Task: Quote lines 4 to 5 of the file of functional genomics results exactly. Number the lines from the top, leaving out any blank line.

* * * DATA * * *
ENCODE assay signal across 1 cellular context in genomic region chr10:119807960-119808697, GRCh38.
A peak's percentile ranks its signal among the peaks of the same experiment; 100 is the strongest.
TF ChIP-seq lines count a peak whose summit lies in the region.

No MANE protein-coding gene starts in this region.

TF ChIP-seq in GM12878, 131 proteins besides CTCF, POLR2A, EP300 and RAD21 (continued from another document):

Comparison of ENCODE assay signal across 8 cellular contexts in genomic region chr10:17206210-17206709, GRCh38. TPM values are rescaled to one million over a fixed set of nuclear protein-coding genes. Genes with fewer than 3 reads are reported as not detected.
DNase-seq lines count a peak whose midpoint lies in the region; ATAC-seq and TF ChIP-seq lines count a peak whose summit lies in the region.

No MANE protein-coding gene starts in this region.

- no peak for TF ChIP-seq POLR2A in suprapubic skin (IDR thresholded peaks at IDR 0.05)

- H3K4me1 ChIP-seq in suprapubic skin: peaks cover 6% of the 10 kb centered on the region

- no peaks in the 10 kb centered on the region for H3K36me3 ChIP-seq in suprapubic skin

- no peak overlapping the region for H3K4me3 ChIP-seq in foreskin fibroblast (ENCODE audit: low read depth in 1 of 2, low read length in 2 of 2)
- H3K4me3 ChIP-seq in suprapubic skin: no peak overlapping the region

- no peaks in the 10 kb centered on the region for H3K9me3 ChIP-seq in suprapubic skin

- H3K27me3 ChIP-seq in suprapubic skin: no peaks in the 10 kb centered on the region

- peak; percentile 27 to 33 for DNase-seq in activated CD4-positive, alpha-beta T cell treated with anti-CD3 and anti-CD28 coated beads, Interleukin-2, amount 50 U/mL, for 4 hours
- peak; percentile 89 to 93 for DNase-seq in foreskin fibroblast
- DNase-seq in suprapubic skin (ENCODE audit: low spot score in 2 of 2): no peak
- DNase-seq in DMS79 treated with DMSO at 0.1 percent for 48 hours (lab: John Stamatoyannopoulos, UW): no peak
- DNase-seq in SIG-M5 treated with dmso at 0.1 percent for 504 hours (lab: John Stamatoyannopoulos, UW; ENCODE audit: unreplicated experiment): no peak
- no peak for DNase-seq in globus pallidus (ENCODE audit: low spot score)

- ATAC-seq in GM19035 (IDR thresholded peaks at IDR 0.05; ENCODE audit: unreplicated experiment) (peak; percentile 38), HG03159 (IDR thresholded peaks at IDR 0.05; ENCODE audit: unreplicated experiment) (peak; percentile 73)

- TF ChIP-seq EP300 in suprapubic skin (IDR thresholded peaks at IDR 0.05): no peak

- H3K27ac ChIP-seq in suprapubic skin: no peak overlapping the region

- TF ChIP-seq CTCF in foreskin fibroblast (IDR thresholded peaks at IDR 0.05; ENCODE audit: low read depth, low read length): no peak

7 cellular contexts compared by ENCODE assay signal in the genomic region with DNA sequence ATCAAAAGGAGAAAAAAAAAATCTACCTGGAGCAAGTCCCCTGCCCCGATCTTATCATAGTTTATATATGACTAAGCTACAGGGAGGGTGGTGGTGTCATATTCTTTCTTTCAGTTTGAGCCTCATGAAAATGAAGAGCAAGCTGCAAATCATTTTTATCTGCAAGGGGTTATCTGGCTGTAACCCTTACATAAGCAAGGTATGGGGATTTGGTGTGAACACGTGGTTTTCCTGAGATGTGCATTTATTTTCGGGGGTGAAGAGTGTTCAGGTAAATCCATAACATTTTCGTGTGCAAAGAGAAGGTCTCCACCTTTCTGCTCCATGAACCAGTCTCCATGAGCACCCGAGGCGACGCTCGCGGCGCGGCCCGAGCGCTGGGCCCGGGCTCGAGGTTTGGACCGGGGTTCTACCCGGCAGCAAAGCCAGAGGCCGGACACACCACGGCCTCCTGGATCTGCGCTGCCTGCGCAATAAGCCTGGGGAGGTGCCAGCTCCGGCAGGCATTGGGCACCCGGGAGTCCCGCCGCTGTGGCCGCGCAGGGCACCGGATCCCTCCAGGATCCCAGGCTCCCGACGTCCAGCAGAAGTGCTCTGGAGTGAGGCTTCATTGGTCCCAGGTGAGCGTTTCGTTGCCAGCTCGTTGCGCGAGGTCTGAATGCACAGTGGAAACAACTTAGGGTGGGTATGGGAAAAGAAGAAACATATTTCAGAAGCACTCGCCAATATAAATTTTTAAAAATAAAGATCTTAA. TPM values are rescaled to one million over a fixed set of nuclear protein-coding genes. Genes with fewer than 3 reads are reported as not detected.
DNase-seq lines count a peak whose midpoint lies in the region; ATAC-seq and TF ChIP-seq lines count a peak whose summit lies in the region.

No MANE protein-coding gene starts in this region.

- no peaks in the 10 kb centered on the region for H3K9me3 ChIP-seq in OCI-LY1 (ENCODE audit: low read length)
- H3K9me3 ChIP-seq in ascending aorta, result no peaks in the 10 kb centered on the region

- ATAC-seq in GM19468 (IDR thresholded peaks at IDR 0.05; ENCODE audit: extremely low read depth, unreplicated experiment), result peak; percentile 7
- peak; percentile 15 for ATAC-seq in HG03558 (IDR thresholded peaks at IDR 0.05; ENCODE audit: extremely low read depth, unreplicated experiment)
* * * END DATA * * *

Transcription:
No MANE protein-coding gene starts in this region.

TF ChIP-seq in GM12878, 131 proteins besides CTCF, POLR2A, EP300 and RAD21 (continued from another document):